A cinematic journey through Japanese music
Marty Friedman, the former lead guitarist for legendary heavy metal band Megadeth, has returned with a kick-ass and fully guitar-driven instrumental album titled Tokyo Jukebox 3. The album is a collection of 12 tracks, and each one appears to outdo the previous track with even more heavenly guitar solos and raging drums. Everything people love from classic rock and Japanese music, they can find somewhere in Tokyo Jukebox 3.
Friedman left Megadeth in 1999, citing his interest in expansion to more diverse sounds. He quickly became known as the solo album king, as he had already released four solo albums by the time he left Megadeth and now has a collection of 17 solo projects. Friedman later moved to Japan, where he quickly made a new name for himself, working alongside famed Japanese music groups, and collaborating on movie soundtracks and appearing in a variety of Japanese television shows.
Tokyo Jukebox 3 is the third and final entry in the Tokyo Jukebox trilogy (the prior two entrees came out in 2009 and 2011). All three albums feature covers of Japanese rock songs by which Friedman has been influenced or inspired. Tokyo Jukebox 3 is perfectly organized as a hypothetical movie soundtrack—it’s introduced with a high and heavy energy, which anyone can embark on an adventure with, and then keeps people entertained with slower songs before quickly reaching its apex, and finally concluding with some classic outro covers.
The album kicks-off with a cover of famed Japanese pop-rock group Zard’s track, “Makenaide.” Of course, Friedman sticks to what he does best and emphasizes the guitars with more of a hard rock approach and an injection of heaviness in each guitar riff. He replaces the lyrics with dueling guitar choruses. It’s difficult not to picture Friedman with long heavy metal hair headbanging alongside every beat.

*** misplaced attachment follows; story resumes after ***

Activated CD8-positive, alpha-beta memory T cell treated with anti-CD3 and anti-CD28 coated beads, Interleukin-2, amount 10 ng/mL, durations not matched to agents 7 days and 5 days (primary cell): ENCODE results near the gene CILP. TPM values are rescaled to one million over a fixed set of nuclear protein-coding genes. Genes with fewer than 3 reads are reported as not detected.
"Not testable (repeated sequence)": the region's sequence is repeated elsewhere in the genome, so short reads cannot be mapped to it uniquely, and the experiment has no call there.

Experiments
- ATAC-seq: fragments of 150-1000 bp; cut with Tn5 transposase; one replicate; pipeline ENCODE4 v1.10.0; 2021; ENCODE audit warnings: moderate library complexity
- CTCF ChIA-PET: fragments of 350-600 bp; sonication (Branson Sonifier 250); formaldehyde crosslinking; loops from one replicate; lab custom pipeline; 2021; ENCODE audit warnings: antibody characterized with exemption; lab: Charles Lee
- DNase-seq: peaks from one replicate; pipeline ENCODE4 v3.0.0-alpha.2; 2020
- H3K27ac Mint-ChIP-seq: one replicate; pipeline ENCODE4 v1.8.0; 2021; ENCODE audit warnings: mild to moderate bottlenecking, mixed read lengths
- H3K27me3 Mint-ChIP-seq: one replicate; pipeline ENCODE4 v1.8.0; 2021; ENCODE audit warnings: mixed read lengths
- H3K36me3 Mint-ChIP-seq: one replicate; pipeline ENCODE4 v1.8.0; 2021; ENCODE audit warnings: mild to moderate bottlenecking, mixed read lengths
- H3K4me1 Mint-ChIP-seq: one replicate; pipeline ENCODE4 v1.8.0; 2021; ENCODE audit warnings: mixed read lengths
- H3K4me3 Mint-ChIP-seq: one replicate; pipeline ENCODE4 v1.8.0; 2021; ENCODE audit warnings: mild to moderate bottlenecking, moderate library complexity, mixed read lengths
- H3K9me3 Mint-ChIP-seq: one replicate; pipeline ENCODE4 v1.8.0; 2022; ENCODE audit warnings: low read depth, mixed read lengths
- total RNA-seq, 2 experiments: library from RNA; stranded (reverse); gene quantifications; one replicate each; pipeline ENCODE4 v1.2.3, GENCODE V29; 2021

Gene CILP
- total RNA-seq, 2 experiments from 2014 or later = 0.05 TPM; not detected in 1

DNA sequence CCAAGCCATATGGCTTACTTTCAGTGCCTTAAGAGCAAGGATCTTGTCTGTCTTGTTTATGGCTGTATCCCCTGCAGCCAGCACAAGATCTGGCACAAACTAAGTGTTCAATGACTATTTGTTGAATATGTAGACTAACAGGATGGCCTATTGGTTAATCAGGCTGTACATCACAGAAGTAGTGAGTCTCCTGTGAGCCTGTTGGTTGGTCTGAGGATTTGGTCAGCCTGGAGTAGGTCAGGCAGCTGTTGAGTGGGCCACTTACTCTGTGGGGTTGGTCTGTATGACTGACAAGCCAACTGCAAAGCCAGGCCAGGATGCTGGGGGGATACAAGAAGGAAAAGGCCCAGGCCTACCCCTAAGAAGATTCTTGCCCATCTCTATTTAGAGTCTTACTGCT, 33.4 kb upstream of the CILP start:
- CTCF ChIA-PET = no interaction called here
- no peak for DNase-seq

The following track is a cover of Kurousa-P, aka WhiteFlame. The cover involves one of Japan’s most famous vocaloids, Hatsune Miku, and the track “Senbonzakura” is one of the biggest vocaloid hits. Just like the previous track, Friedman eliminates the pop from the original track and hammers in extraordinary guitar skills that remodel the song into a truly rocking few minutes.
The first voice heard in the album comes from a morning radio host in “Echo.” It is not until “The Perfect World (feat. Alfakyun)” that people will hear any vocals. Friedman’s original “The Perfect World” featured Jean-Ken Johnny and was used as the main theme for Netflix’s anime series, B: The Beginning. The original track is gloomier, while the new version, though it is mostly the same, gives off a more powerful vibe.
The album closes with another of Friedman’s own compositions, “Japan Heritage Official Theme Song.” The track features an orchestra and classical Japanese sounds, yet Friedman absolutely still manages to incorporate a soulful performance in this incredible guitar track. It takes the listener on an incredible journey full of emotions that just might give them goosebumps.
Tokyo Jukebox 3 is an adventure through the greatest hits in Japanese music. It ranges from old-school Japanese pop to modern pop and even features vocaloid hits. Friedman works in his own personality throughout the album and beautifully incorporates his incredible guitar skills, all alongside his genuine passion for Japanese music. He managed to construct an album that does more than just provide entertainment. It guides the listener through a cinematic experience.